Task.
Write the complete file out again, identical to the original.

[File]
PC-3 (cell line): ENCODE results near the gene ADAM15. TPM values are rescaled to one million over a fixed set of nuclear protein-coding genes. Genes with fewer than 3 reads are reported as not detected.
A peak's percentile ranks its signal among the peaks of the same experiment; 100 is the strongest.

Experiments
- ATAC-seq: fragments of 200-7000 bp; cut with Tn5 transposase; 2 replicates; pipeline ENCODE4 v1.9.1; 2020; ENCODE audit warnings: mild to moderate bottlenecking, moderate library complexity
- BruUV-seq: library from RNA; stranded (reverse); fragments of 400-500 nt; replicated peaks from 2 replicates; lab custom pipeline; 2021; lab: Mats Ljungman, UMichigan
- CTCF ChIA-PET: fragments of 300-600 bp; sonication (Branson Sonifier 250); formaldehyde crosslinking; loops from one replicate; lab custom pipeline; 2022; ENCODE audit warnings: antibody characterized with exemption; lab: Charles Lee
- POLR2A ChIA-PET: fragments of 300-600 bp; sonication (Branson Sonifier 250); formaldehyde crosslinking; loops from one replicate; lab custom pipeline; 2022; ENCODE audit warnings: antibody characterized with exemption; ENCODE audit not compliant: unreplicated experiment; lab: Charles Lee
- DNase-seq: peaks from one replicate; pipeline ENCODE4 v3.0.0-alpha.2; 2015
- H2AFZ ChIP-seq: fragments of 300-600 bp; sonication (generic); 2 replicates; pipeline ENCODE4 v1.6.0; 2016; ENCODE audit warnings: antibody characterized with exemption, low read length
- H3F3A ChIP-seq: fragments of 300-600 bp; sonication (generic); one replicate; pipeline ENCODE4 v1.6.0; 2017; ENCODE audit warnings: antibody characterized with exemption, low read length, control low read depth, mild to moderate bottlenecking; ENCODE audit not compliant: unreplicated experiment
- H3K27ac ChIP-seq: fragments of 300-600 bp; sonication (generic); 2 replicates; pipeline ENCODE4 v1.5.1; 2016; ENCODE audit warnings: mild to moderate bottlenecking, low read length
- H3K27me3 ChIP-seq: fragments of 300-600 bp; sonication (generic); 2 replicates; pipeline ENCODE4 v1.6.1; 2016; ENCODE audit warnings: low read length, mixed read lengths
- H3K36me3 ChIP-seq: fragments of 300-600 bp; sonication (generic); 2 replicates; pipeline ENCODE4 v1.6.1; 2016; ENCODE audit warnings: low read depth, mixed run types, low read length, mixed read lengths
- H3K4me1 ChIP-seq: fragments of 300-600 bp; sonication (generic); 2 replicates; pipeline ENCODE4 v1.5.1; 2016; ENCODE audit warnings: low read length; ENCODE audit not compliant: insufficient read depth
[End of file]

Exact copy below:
PC-3 (cell line): ENCODE results near the gene ADAM15. TPM values are rescaled to one million over a fixed set of nuclear protein-coding genes. Genes with fewer than 3 reads are reported as not detected.
A peak's percentile ranks its signal among the peaks of the same experiment; 100 is the strongest.

Experiments
- ATAC-seq: fragments of 200-7000 bp; cut with Tn5 transposase; 2 replicates; pipeline ENCODE4 v1.9.1; 2020; ENCODE audit warnings: mild to moderate bottlenecking, moderate library complexity
- BruUV-seq: library from RNA; stranded (reverse); fragments of 400-500 nt; replicated peaks from 2 replicates; lab custom pipeline; 2021; lab: Mats Ljungman, UMichigan
- CTCF ChIA-PET: fragments of 300-600 bp; sonication (Branson Sonifier 250); formaldehyde crosslinking; loops from one replicate; lab custom pipeline; 2022; ENCODE audit warnings: antibody characterized with exemption; lab: Charles Lee
- POLR2A ChIA-PET: fragments of 300-600 bp; sonication (Branson Sonifier 250); formaldehyde crosslinking; loops from one replicate; lab custom pipeline; 2022; ENCODE audit warnings: antibody characterized with exemption; ENCODE audit not compliant: unreplicated experiment; lab: Charles Lee
- DNase-seq: peaks from one replicate; pipeline ENCODE4 v3.0.0-alpha.2; 2015
- H2AFZ ChIP-seq: fragments of 300-600 bp; sonication (generic); 2 replicates; pipeline ENCODE4 v1.6.0; 2016; ENCODE audit warnings: antibody characterized with exemption, low read length
- H3F3A ChIP-seq: fragments of 300-600 bp; sonication (generic); one replicate; pipeline ENCODE4 v1.6.0; 2017; ENCODE audit warnings: antibody characterized with exemption, low read length, control low read depth, mild to moderate bottlenecking; ENCODE audit not compliant: unreplicated experiment
- H3K27ac ChIP-seq: fragments of 300-600 bp; sonication (generic); 2 replicates; pipeline ENCODE4 v1.5.1; 2016; ENCODE audit warnings: mild to moderate bottlenecking, low read length
- H3K27me3 ChIP-seq: fragments of 300-600 bp; sonication (generic); 2 replicates; pipeline ENCODE4 v1.6.1; 2016; ENCODE audit warnings: low read length, mixed read lengths
- H3K36me3 ChIP-seq: fragments of 300-600 bp; sonication (generic); 2 replicates; pipeline ENCODE4 v1.6.1; 2016; ENCODE audit warnings: low read depth, mixed run types, low read length, mixed read lengths
- H3K4me1 ChIP-seq: fragments of 300-600 bp; sonication (generic); 2 replicates; pipeline ENCODE4 v1.5.1; 2016; ENCODE audit warnings: low read length; ENCODE audit not compliant: insufficient read depth